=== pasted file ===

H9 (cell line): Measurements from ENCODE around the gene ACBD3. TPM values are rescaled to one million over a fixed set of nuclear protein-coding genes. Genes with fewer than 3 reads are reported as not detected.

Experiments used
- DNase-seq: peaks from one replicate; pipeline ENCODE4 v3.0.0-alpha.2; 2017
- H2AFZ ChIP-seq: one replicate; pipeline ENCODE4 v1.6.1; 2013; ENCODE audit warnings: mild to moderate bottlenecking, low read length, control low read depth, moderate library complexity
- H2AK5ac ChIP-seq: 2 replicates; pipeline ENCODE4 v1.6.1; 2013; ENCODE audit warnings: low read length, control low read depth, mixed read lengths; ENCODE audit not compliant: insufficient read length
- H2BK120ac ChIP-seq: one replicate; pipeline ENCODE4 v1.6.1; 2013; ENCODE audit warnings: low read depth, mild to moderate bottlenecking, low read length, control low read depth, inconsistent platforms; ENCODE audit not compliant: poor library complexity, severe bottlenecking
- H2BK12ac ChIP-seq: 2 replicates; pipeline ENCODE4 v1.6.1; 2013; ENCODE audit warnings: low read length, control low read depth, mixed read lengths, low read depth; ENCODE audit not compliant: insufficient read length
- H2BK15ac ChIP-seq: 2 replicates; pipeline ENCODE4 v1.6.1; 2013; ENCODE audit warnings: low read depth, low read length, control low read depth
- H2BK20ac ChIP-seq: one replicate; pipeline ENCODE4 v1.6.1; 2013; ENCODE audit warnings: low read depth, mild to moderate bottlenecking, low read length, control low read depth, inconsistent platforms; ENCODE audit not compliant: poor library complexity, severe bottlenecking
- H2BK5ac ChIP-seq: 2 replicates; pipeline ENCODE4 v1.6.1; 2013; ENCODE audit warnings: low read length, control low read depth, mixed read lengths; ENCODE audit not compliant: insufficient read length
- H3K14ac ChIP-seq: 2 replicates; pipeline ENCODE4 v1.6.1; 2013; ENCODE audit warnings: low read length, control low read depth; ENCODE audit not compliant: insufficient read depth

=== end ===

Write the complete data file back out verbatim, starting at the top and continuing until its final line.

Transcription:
H9 (cell line): Measurements from ENCODE around the gene ACBD3. TPM values are rescaled to one million over a fixed set of nuclear protein-coding genes. Genes with fewer than 3 reads are reported as not detected.

Experiments used
- DNase-seq: peaks from one replicate; pipeline ENCODE4 v3.0.0-alpha.2; 2017
- H2AFZ ChIP-seq: one replicate; pipeline ENCODE4 v1.6.1; 2013; ENCODE audit warnings: mild to moderate bottlenecking, low read length, control low read depth, moderate library complexity
- H2AK5ac ChIP-seq: 2 replicates; pipeline ENCODE4 v1.6.1; 2013; ENCODE audit warnings: low read length, control low read depth, mixed read lengths; ENCODE audit not compliant: insufficient read length
- H2BK120ac ChIP-seq: one replicate; pipeline ENCODE4 v1.6.1; 2013; ENCODE audit warnings: low read depth, mild to moderate bottlenecking, low read length, control low read depth, inconsistent platforms; ENCODE audit not compliant: poor library complexity, severe bottlenecking
- H2BK12ac ChIP-seq: 2 replicates; pipeline ENCODE4 v1.6.1; 2013; ENCODE audit warnings: low read length, control low read depth, mixed read lengths, low read depth; ENCODE audit not compliant: insufficient read length
- H2BK15ac ChIP-seq: 2 replicates; pipeline ENCODE4 v1.6.1; 2013; ENCODE audit warnings: low read depth, low read length, control low read depth
- H2BK20ac ChIP-seq: one replicate; pipeline ENCODE4 v1.6.1; 2013; ENCODE audit warnings: low read depth, mild to moderate bottlenecking, low read length, control low read depth, inconsistent platforms; ENCODE audit not compliant: poor library complexity, severe bottlenecking
- H2BK5ac ChIP-seq: 2 replicates; pipeline ENCODE4 v1.6.1; 2013; ENCODE audit warnings: low read length, control low read depth, mixed read lengths; ENCODE audit not compliant: insufficient read length
- H3K14ac ChIP-seq: 2 replicates; pipeline ENCODE4 v1.6.1; 2013; ENCODE audit warnings: low read length, control low read depth; ENCODE audit not compliant: insufficient read depth